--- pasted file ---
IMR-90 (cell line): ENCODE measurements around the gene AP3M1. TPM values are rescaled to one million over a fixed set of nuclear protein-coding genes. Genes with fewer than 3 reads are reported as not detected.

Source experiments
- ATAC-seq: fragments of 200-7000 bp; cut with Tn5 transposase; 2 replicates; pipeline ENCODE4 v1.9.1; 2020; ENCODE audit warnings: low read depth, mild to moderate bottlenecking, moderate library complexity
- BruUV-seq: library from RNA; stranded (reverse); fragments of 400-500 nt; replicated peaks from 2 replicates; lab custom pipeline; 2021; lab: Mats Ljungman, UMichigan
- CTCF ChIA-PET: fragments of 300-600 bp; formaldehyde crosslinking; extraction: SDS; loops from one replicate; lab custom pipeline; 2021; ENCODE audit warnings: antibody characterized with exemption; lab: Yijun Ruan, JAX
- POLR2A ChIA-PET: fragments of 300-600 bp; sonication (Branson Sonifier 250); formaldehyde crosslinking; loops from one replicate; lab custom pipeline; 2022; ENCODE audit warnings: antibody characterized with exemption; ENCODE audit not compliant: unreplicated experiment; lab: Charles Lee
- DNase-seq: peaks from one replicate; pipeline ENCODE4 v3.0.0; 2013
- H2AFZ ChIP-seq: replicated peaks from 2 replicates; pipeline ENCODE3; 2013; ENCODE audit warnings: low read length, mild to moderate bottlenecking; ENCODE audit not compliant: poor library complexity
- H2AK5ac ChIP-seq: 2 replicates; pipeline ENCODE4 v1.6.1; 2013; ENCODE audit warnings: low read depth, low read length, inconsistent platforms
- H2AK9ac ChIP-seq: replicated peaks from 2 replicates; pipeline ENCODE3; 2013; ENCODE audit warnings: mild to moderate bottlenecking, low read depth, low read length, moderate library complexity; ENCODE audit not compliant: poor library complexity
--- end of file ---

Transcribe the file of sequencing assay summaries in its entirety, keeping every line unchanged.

IMR-90 (cell line): ENCODE measurements around the gene AP3M1. TPM values are rescaled to one million over a fixed set of nuclear protein-coding genes. Genes with fewer than 3 reads are reported as not detected.

Source experiments
- ATAC-seq: fragments of 200-7000 bp; cut with Tn5 transposase; 2 replicates; pipeline ENCODE4 v1.9.1; 2020; ENCODE audit warnings: low read depth, mild to moderate bottlenecking, moderate library complexity
- BruUV-seq: library from RNA; stranded (reverse); fragments of 400-500 nt; replicated peaks from 2 replicates; lab custom pipeline; 2021; lab: Mats Ljungman, UMichigan
- CTCF ChIA-PET: fragments of 300-600 bp; formaldehyde crosslinking; extraction: SDS; loops from one replicate; lab custom pipeline; 2021; ENCODE audit warnings: antibody characterized with exemption; lab: Yijun Ruan, JAX
- POLR2A ChIA-PET: fragments of 300-600 bp; sonication (Branson Sonifier 250); formaldehyde crosslinking; loops from one replicate; lab custom pipeline; 2022; ENCODE audit warnings: antibody characterized with exemption; ENCODE audit not compliant: unreplicated experiment; lab: Charles Lee
- DNase-seq: peaks from one replicate; pipeline ENCODE4 v3.0.0; 2013
- H2AFZ ChIP-seq: replicated peaks from 2 replicates; pipeline ENCODE3; 2013; ENCODE audit warnings: low read length, mild to moderate bottlenecking; ENCODE audit not compliant: poor library complexity
- H2AK5ac ChIP-seq: 2 replicates; pipeline ENCODE4 v1.6.1; 2013; ENCODE audit warnings: low read depth, low read length, inconsistent platforms
- H2AK9ac ChIP-seq: replicated peaks from 2 replicates; pipeline ENCODE3; 2013; ENCODE audit warnings: mild to moderate bottlenecking, low read depth, low read length, moderate library complexity; ENCODE audit not compliant: poor library complexity